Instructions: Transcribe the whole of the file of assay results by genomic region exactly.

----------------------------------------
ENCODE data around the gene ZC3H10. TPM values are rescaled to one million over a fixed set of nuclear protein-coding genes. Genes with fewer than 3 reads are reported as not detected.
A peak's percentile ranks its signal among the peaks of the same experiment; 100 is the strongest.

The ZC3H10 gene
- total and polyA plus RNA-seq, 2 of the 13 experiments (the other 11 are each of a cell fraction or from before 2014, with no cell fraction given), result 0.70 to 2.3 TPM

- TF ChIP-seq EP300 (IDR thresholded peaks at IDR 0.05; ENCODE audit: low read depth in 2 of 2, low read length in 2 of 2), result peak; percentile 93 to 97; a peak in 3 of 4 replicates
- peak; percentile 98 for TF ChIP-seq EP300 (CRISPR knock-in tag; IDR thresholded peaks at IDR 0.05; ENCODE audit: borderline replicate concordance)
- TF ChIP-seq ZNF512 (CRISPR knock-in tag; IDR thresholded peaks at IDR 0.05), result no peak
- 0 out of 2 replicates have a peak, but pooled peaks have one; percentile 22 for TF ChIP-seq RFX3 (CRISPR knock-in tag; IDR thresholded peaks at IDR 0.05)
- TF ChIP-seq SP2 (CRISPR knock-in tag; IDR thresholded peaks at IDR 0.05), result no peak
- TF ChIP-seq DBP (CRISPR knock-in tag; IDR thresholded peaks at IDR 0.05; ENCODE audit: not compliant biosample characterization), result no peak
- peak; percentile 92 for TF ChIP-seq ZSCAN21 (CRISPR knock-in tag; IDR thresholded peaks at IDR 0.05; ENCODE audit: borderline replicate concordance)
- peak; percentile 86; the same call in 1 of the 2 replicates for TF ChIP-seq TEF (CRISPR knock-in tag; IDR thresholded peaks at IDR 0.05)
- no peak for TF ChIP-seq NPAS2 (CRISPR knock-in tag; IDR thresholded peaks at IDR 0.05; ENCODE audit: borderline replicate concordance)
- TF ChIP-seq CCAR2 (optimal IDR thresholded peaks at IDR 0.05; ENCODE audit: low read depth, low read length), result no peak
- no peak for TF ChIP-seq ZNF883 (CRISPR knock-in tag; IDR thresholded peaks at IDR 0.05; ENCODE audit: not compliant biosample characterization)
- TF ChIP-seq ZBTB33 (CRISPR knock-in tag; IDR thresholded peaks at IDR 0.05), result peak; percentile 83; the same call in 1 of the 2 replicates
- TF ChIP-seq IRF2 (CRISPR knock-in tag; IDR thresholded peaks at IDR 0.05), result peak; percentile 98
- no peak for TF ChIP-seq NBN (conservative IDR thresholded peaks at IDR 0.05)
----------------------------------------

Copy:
ENCODE data around the gene ZC3H10. TPM values are rescaled to one million over a fixed set of nuclear protein-coding genes. Genes with fewer than 3 reads are reported as not detected.
A peak's percentile ranks its signal among the peaks of the same experiment; 100 is the strongest.

The ZC3H10 gene
- total and polyA plus RNA-seq, 2 of the 13 experiments (the other 11 are each of a cell fraction or from before 2014, with no cell fraction given), result 0.70 to 2.3 TPM

- TF ChIP-seq EP300 (IDR thresholded peaks at IDR 0.05; ENCODE audit: low read depth in 2 of 2, low read length in 2 of 2), result peak; percentile 93 to 97; a peak in 3 of 4 replicates
- peak; percentile 98 for TF ChIP-seq EP300 (CRISPR knock-in tag; IDR thresholded peaks at IDR 0.05; ENCODE audit: borderline replicate concordance)
- TF ChIP-seq ZNF512 (CRISPR knock-in tag; IDR thresholded peaks at IDR 0.05), result no peak
- 0 out of 2 replicates have a peak, but pooled peaks have one; percentile 22 for TF ChIP-seq RFX3 (CRISPR knock-in tag; IDR thresholded peaks at IDR 0.05)
- TF ChIP-seq SP2 (CRISPR knock-in tag; IDR thresholded peaks at IDR 0.05), result no peak
- TF ChIP-seq DBP (CRISPR knock-in tag; IDR thresholded peaks at IDR 0.05; ENCODE audit: not compliant biosample characterization), result no peak
- peak; percentile 92 for TF ChIP-seq ZSCAN21 (CRISPR knock-in tag; IDR thresholded peaks at IDR 0.05; ENCODE audit: borderline replicate concordance)
- peak; percentile 86; the same call in 1 of the 2 replicates for TF ChIP-seq TEF (CRISPR knock-in tag; IDR thresholded peaks at IDR 0.05)
- no peak for TF ChIP-seq NPAS2 (CRISPR knock-in tag; IDR thresholded peaks at IDR 0.05; ENCODE audit: borderline replicate concordance)
- TF ChIP-seq CCAR2 (optimal IDR thresholded peaks at IDR 0.05; ENCODE audit: low read depth, low read length), result no peak
- no peak for TF ChIP-seq ZNF883 (CRISPR knock-in tag; IDR thresholded peaks at IDR 0.05; ENCODE audit: not compliant biosample characterization)
- TF ChIP-seq ZBTB33 (CRISPR knock-in tag; IDR thresholded peaks at IDR 0.05), result peak; percentile 83; the same call in 1 of the 2 replicates
- TF ChIP-seq IRF2 (CRISPR knock-in tag; IDR thresholded peaks at IDR 0.05), result peak; percentile 98
- no peak for TF ChIP-seq NBN (conservative IDR thresholded peaks at IDR 0.05)